When Karnad decided to quit smoking about 40 years ago and joined the Jindal Naturecure Institute, Shankar visited him there. Karnad told me that the actor asked him to come along for a walk and pulled a cigarette out of his pocket. Karnad told him that cigarettes were strictly forbidden on the campus but Shankar said, “If you are quitting, then I want you to smoke your last cigarette with me.”
Karnad also told me how Amjad Khan once gave him a full lesson on the art of cutting meat and that Satyajit Ray considered the Ambassador a better car than the Mercedes. He told me so much more too.
‘Art that created the world’
Once, BBC was doing a series titled Art That Shook the World and asked Karnad to present the episode on the Mahabharata. He told the producers that the Mahabharata could not be compared to any classic in the world and that they would have to run a separate series called ‘Art That Created the World’ if they wanted to feature the epic. He convinced them to do an episode on the Bhagavad Gita instead.
He could quote freely from the Upanishads, the Gita and classical Sanskrit literature just as he would quote Shakespeare and Eliot.
Odakalu Bimba, a play that involved just one actor in conversation with herself on screen was the first time that Karnad decided to direct a play he had written. Because he was struggling with how to make the interaction between the actor on stage and her pre-recorded video convincing, I suggested a few things that could make it work and volunteered to be at the shows to ensure that the technical part went smoothly. When the posters of the play came out, Karnad had credited me as the director of the play, along with him.
When Agni Sreedhar was looking for a director for the first film he was producing, I suggested that he ask Girish Karnad. Sreedhar narrated a story to Karnad who said that it needed a young director with energy. Sreedhar eventually chose me to direct it. I requested Karnad to co-write the screenplay with Sreedhar. He obliged and also enacted a major role in the film. When we wrote the first draft, Karnad read it and said, “There is nothing here for women”.
It was an underworld film based on real events that had happened in the Bangalore of 1986. We had tried to make the script dramatic but no one had thought of the women audience until Karnad.
He also suggested the dialogue “Daari yaavudayya vaikuntakke” which became a memorable scene in the film Aa Dinagalu.
‘A few months, that’s it’
When I was commissioned first by the information department of Karnataka and later by the Sahitya Akademi, to make a documentary on Karnad, I was able to shoot extensively with him in the places where he grew up. When I sat down to edit it, I realised that it needed very little commentary. Karnad himself was so articulate that all I had to do was to stitch the footage into a cohesive narrative.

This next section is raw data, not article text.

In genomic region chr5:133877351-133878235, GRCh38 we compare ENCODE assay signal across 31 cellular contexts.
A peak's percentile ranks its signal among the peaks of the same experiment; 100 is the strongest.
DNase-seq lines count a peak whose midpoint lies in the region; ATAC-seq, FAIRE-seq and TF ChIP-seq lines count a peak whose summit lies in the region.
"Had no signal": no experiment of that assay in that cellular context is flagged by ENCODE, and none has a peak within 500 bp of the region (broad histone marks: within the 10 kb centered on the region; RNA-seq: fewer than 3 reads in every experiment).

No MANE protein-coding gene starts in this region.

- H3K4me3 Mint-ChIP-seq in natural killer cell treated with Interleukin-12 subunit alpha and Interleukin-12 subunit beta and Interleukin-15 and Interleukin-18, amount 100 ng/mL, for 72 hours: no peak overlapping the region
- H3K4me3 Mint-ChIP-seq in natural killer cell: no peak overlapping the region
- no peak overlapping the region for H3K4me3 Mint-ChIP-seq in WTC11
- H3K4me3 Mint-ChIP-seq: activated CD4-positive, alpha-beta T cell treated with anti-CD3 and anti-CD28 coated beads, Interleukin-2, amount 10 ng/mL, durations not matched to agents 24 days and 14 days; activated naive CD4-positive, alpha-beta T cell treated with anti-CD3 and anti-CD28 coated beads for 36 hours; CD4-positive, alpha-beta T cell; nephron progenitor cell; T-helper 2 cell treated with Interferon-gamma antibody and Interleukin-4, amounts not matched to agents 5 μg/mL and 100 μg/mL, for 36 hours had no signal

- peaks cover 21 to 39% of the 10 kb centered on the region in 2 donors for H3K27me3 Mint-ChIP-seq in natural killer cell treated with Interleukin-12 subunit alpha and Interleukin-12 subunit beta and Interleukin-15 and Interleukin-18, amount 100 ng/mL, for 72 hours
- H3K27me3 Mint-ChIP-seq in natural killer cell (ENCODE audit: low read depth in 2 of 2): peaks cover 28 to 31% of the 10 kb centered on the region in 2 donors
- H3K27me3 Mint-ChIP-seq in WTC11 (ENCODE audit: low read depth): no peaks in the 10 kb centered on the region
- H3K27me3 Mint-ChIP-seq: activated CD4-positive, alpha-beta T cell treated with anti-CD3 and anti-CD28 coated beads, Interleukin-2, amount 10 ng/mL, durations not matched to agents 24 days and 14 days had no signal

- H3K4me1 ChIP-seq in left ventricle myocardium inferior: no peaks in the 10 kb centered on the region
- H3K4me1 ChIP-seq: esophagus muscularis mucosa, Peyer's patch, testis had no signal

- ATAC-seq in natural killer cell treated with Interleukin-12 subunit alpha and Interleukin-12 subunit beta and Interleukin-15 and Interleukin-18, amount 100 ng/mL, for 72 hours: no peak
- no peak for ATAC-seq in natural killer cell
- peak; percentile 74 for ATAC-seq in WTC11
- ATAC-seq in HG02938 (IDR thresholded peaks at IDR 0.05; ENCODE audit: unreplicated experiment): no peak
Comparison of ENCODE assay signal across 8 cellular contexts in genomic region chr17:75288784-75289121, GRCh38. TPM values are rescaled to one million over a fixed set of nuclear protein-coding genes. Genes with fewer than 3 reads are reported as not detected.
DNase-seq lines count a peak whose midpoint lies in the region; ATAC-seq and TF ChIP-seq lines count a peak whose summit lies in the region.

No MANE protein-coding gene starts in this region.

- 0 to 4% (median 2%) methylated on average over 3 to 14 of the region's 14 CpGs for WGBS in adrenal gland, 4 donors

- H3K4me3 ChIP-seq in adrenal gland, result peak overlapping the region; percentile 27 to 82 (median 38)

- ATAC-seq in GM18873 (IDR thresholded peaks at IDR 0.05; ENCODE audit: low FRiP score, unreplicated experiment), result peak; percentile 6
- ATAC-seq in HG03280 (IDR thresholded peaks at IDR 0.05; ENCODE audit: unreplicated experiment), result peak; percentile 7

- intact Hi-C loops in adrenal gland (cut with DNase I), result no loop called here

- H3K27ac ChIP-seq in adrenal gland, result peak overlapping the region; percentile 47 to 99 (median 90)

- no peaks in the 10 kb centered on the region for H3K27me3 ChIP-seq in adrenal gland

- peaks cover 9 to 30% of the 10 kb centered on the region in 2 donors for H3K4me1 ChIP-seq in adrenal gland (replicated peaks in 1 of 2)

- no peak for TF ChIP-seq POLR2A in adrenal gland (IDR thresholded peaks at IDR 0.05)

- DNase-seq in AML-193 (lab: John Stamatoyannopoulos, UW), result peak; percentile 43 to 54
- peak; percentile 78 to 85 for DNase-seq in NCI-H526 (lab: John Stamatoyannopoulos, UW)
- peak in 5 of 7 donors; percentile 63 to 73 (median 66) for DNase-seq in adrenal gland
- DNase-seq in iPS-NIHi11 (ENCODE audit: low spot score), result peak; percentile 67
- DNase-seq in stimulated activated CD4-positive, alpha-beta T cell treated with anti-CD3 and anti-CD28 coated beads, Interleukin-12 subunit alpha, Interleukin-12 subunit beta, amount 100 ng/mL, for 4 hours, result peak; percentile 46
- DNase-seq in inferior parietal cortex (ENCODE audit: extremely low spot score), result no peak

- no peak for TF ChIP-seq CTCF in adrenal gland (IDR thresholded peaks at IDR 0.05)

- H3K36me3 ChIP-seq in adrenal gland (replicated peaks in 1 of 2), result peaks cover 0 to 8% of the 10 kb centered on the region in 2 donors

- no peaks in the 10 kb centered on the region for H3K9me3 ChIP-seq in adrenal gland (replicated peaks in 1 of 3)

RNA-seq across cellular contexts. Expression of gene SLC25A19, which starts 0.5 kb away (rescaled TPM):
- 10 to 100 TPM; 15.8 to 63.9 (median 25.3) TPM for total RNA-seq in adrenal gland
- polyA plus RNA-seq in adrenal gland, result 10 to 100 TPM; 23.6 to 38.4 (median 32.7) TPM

Karnad was always vocal in his opinions. From the time he quit FTII in protest against the Emergency, to his criticism of the Defamation Bill brought by Rajiv Gandhi, his stringent stand against the Babri Masjid demolition and subsequent communal violence that followed, Karnad has always been outspoken. As the news media expanded from dailies and Doordarshan to television channels and social media, the need to constantly sensationalise made Karnad’s outspokenness a gold mine for them.
Karnad loved his morning walk. He would not miss it no matter where he was. His typical morning involved a long walk around the mini forest in JP Nagar. He would then stop by at SLN Refreshments – a café near his house where he would eat his favourite uddina vada. His walk was something he missed a lot during his illness in the last three years.
A few months ago, Karnad was nominated for an award for literary excellence by the Hindi publication Amar Ujala. It was to be conferred on him by the former president of India, Pranab Mukherjee. Since Karnad could not travel he decided to send them a video of his acceptance speech and called me to come and shoot the video.
Once we completed filming it, he told me that he might not live for much longer. “At the most, I have a few months, that’s it,” he said in a matter-of-fact way. He was aware of his condition and had reconciled himself to it. I tried to lighten the situation for myself. “What if your assessment is wrong?” I asked. “Then I’ll write the second part of my autobiography,” he said.
He had told his family and friends that his death had to be a private affair. He left us with the same quiet dignity and integrity with which he had lived.
Chaitanya K.M. is a filmmaker and theatre person.